All the transition periods for operators and owners of buildings and facilities missing a fire security authorisation expired at the end of last year (2017), so that severe penalties are now applicable without exception.

However, there are still many buildings and facilities functioning without a fire security authorisation. Hence, since the end of January 2018, the law now extends the obligations of the owner/ operator of such constructions.


After the fire catastrophe in the Bucharest club Colectiv – which had no fire security authorisation – the Romanian Government was keen to find ways to enforce stringent fire security regulations.

For the many buildings throughout the country that were functioning without fire security authorisation, there were several transition periods provided, in which owners/ operators were not punished. Exceptions to this rule were cases in which the infringement of fire security regulations were so serious that the buildings could no longer be operated or used. The buildings' owners and operators had to fulfill the legal obligation of requesting and obtaining the necessary fire security authorisations during said transition periods.

After many extensions, these transition periods expired at the end of 2017 – even for special cases and special projects. As a result, the penalties for operating constructions missing a fire security authorisation are now fully in force.

The Romanian General Inspectorate for Emergency Situations (ISU) is proving to be very active, and has already carried out many inspections that have led to the imposition of fines.

New obligations related to fire security

Until the fire security authorisation is obtained, the beneficiaries of investments in public-use buildings must place a warning sign at the entrance of the premises, with the following text:

"These premises are running with no fire security authorisation."

The text must be in red capital letters, at least 2,5 cm high, on a white background.

This obligation is applied to all buildings requiring an authorisation according to Government Decision no. 571/2016, with the following uses, purposes and functions:

  1. buildings or premises used for commercial purposes: bars, clubs, discos, restaurants, shopping centres, shops, super/ hypermarkets;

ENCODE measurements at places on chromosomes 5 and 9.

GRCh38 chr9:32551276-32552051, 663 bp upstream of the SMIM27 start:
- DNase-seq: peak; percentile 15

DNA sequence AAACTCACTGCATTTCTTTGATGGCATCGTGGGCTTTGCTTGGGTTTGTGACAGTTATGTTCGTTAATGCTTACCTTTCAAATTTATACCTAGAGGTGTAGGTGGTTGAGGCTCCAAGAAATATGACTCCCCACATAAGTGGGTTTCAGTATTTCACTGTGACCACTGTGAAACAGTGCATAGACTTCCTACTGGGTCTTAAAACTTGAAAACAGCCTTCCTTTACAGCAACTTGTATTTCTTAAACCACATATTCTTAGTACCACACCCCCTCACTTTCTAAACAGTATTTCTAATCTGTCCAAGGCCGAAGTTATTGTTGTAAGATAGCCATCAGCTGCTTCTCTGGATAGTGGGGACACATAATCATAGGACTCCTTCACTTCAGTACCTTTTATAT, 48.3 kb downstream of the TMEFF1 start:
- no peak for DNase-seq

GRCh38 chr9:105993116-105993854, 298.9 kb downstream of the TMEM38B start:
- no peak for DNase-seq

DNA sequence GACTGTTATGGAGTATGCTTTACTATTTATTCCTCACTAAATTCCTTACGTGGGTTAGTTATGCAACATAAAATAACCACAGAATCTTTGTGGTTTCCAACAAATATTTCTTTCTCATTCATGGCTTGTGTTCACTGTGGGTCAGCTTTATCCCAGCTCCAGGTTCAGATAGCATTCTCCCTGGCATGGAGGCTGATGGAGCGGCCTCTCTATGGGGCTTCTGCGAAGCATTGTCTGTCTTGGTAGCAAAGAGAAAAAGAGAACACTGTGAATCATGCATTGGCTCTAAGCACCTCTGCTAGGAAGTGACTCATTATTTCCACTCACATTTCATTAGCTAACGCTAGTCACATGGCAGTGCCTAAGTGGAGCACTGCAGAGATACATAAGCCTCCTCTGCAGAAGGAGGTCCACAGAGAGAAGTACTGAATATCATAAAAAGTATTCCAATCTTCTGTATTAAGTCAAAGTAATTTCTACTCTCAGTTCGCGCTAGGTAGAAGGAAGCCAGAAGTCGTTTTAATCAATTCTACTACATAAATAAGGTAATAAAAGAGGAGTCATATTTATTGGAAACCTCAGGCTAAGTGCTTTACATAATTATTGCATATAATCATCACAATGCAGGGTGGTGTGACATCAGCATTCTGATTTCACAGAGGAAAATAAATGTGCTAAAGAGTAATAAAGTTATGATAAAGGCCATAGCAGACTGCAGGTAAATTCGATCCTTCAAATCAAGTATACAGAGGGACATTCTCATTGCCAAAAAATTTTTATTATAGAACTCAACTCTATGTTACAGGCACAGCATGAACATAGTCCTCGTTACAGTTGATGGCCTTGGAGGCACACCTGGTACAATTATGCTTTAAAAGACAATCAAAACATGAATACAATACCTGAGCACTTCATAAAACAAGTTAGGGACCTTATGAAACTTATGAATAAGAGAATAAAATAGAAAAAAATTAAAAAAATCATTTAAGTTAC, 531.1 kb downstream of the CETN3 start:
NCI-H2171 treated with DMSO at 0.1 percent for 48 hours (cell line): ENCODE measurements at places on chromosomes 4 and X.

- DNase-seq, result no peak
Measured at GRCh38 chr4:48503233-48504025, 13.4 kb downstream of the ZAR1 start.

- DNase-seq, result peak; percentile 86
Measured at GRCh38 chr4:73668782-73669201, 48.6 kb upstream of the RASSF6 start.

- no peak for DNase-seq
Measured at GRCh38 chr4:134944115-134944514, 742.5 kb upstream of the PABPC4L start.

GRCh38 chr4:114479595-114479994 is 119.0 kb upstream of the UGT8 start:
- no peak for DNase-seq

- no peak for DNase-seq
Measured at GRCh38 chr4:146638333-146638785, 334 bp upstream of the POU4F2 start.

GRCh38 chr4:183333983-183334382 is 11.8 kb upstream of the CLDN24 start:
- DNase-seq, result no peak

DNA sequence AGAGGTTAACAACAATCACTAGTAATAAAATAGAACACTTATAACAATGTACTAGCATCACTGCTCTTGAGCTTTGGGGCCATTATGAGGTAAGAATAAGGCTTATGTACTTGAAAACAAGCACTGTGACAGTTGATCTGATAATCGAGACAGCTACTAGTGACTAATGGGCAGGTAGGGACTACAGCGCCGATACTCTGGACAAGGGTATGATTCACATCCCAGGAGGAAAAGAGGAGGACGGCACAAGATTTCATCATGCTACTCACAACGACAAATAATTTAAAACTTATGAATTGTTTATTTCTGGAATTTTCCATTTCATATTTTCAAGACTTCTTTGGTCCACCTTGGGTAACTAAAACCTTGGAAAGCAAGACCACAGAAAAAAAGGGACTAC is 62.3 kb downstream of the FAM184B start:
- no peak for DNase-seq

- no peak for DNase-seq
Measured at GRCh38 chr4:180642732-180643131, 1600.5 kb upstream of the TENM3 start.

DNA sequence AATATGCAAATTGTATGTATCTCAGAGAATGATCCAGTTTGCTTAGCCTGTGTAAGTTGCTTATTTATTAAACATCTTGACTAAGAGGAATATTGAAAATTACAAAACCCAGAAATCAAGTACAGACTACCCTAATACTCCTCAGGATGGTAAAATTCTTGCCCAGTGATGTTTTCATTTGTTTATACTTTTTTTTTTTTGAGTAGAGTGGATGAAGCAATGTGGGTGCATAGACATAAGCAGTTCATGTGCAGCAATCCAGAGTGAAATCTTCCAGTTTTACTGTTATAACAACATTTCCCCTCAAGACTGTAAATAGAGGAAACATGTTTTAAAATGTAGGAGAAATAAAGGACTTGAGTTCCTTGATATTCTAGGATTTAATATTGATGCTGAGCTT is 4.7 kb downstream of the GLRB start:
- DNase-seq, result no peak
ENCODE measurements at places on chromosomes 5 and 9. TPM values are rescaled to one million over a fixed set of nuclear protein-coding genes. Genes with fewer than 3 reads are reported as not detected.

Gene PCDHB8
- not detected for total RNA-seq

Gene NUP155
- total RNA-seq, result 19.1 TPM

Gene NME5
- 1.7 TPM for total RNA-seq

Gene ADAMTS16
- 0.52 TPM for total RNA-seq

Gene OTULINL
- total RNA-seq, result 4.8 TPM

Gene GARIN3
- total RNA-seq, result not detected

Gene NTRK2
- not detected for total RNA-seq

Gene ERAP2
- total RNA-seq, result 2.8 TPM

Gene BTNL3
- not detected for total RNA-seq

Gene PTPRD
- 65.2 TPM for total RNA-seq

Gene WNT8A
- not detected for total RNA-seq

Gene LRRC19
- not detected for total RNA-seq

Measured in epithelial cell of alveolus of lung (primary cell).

1. buildings or premises used for cultural purposes: theatres, cinemas, multifunction spaces, event venues or similar spaces, which are dedicated to the public or open for use by the public;
  2. buildings or premises whose use is within the tourism sector: hotels, motels, hostels, villas, chalets, guesthouses, guest rooms and apartments.

It must be highlighted that, according to the wording of the law, it is unclear whether these obligations apply to the owner or to the operator (eg tenant) of the building. It is equally unclear who is liable for obtaining the fire security authorisation.

Penalties for not putting up the warning sign

Failure to put up this warning panel will be punished with a fine between 2,501 and 5,000 RON (approx. €550 –1,100).

This penalty is on top of fines of 20,000 - 50,000 RON (approx. €4,500-11,000) for running buildings without a fire security authorisation.

All these penalties are imposed by the ISU. If it finds serious infringements of the fire security regulations, the ISU is further entitled to restrict the use/ operation of the building. However, this sanction does not depend on the existence of a fire security authorisation.


Intensified ISU inspections are expected in the near future. Investors that have failed to obtain a fire security authorisation must be prepared for fines for breach of the fire security regulations. They must also now declare the security status by mounting a warning sign at the entrance of public-use buildings. Otherwise, additional fines will be imposed.

The content of this article is intended to provide a general guide to the subject matter. Specialist advice should be sought about your specific circumstances.